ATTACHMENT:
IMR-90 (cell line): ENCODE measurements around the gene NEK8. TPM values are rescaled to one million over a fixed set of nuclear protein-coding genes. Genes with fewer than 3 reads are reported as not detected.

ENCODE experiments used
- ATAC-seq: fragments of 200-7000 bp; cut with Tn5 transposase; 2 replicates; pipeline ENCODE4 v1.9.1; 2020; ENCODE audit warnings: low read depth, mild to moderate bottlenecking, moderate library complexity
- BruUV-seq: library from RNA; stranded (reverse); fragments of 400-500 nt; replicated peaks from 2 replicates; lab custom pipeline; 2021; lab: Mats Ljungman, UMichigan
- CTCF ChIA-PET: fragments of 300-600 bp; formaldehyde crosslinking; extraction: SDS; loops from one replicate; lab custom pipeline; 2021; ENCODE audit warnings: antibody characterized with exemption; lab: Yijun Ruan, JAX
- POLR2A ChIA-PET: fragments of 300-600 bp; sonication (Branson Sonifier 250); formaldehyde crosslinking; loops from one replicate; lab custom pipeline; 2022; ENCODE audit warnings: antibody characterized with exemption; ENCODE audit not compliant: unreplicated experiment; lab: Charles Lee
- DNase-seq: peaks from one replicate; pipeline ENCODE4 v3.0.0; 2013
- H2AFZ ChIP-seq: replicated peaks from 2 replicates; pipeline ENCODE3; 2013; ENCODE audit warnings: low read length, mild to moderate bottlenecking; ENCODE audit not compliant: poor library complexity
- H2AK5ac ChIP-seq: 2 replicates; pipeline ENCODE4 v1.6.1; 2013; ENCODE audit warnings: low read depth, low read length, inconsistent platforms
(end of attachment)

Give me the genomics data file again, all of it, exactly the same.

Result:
IMR-90 (cell line): ENCODE measurements around the gene NEK8. TPM values are rescaled to one million over a fixed set of nuclear protein-coding genes. Genes with fewer than 3 reads are reported as not detected.

ENCODE experiments used
- ATAC-seq: fragments of 200-7000 bp; cut with Tn5 transposase; 2 replicates; pipeline ENCODE4 v1.9.1; 2020; ENCODE audit warnings: low read depth, mild to moderate bottlenecking, moderate library complexity
- BruUV-seq: library from RNA; stranded (reverse); fragments of 400-500 nt; replicated peaks from 2 replicates; lab custom pipeline; 2021; lab: Mats Ljungman, UMichigan
- CTCF ChIA-PET: fragments of 300-600 bp; formaldehyde crosslinking; extraction: SDS; loops from one replicate; lab custom pipeline; 2021; ENCODE audit warnings: antibody characterized with exemption; lab: Yijun Ruan, JAX
- POLR2A ChIA-PET: fragments of 300-600 bp; sonication (Branson Sonifier 250); formaldehyde crosslinking; loops from one replicate; lab custom pipeline; 2022; ENCODE audit warnings: antibody characterized with exemption; ENCODE audit not compliant: unreplicated experiment; lab: Charles Lee
- DNase-seq: peaks from one replicate; pipeline ENCODE4 v3.0.0; 2013
- H2AFZ ChIP-seq: replicated peaks from 2 replicates; pipeline ENCODE3; 2013; ENCODE audit warnings: low read length, mild to moderate bottlenecking; ENCODE audit not compliant: poor library complexity
- H2AK5ac ChIP-seq: 2 replicates; pipeline ENCODE4 v1.6.1; 2013; ENCODE audit warnings: low read depth, low read length, inconsistent platforms